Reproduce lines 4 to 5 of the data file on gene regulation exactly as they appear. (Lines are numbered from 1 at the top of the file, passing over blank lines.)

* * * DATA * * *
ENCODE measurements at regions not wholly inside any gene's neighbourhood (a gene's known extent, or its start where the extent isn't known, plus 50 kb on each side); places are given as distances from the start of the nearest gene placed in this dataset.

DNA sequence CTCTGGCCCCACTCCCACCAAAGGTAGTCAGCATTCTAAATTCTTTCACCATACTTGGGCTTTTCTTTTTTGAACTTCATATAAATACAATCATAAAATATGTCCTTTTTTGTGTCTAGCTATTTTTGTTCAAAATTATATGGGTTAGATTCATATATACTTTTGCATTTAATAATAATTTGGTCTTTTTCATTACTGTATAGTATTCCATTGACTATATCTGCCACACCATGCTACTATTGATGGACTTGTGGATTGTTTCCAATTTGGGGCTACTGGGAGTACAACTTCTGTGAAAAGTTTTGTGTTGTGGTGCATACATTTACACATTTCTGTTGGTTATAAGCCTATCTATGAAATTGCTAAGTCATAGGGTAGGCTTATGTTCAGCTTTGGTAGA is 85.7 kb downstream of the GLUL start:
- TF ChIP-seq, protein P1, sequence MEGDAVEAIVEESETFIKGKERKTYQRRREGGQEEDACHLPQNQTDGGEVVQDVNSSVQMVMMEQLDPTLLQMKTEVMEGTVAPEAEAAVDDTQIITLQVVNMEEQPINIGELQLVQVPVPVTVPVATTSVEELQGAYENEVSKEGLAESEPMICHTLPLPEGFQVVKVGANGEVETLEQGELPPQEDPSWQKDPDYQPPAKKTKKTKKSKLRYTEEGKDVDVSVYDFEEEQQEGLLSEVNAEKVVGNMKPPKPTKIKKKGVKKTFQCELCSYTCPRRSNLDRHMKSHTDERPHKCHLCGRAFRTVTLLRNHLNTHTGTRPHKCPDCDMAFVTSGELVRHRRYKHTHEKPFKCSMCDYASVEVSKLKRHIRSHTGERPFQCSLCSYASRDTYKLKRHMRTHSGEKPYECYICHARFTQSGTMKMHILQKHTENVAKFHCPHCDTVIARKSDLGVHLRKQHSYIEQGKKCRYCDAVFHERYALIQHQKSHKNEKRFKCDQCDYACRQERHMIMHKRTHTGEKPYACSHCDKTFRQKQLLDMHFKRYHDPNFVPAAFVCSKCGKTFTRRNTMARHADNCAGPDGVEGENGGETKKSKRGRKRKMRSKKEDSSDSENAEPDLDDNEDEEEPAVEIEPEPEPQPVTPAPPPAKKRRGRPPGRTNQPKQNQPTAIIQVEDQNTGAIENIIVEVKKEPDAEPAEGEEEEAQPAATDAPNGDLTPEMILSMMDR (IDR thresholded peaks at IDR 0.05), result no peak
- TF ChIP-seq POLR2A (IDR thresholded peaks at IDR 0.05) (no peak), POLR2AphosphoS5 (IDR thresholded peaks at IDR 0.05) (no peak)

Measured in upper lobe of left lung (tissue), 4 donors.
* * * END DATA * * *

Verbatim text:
- TF ChIP-seq POLR2A (IDR thresholded peaks at IDR 0.05) (no peak), POLR2AphosphoS5 (IDR thresholded peaks at IDR 0.05) (no peak)

Measured in upper lobe of left lung (tissue), 4 donors.